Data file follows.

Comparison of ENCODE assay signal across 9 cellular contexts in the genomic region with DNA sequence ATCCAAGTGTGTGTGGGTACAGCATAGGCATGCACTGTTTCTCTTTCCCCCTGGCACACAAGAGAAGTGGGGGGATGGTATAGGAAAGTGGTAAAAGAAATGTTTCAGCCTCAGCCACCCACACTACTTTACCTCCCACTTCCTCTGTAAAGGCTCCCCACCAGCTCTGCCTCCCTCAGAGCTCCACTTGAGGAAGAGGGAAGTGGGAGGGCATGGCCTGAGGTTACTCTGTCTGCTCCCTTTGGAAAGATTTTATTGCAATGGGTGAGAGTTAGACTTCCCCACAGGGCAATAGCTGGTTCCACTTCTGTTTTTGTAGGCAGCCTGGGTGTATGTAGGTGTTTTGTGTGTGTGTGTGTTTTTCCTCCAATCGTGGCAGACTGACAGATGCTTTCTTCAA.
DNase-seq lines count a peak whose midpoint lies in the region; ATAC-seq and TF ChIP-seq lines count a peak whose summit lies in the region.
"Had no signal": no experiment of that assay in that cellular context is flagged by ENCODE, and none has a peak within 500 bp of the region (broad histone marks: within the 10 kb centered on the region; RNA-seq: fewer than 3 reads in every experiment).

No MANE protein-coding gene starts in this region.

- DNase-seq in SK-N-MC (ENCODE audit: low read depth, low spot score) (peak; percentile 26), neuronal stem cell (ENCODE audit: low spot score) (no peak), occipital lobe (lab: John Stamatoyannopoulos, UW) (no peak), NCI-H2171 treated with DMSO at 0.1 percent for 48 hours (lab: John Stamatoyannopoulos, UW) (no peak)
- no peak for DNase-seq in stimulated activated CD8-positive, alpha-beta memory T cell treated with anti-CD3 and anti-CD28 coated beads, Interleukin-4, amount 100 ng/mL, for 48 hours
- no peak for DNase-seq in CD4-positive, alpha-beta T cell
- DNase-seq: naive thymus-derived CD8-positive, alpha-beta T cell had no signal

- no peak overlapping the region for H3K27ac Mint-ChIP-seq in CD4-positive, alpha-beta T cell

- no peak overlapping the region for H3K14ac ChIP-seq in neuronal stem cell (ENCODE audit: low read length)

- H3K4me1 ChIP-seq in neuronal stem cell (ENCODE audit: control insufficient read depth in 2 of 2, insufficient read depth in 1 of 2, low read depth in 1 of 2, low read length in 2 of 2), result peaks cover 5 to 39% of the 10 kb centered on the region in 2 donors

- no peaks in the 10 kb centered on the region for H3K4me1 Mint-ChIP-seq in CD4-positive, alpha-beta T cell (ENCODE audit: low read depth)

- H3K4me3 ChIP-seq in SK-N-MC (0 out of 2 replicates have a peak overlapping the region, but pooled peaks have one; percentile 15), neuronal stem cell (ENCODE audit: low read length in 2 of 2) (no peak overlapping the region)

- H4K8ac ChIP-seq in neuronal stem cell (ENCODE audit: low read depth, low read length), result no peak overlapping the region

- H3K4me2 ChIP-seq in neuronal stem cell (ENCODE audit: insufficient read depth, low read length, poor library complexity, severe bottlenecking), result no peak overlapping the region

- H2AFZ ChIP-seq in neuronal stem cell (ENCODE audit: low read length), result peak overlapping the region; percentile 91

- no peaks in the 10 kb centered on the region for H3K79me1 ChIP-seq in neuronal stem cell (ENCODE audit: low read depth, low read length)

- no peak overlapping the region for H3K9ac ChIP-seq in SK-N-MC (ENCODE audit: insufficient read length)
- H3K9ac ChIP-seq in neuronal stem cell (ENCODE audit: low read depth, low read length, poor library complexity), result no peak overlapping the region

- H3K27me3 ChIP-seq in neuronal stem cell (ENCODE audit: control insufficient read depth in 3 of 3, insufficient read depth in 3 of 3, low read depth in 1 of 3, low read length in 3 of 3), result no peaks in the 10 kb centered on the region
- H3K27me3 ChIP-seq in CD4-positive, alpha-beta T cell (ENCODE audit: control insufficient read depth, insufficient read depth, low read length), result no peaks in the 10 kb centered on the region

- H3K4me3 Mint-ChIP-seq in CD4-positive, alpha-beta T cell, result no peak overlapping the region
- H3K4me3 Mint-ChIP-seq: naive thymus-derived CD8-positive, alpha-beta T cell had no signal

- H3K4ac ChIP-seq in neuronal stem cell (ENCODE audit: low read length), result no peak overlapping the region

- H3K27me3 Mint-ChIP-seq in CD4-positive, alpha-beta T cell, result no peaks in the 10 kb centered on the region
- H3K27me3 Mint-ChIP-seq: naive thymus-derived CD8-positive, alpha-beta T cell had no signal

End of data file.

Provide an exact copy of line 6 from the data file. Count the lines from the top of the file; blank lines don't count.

- no peak for DNase-seq in stimulated activated CD8-positive, alpha-beta memory T cell treated with anti-CD3 and anti-CD28 coated beads, Interleukin-4, amount 100 ng/mL, for 48 hours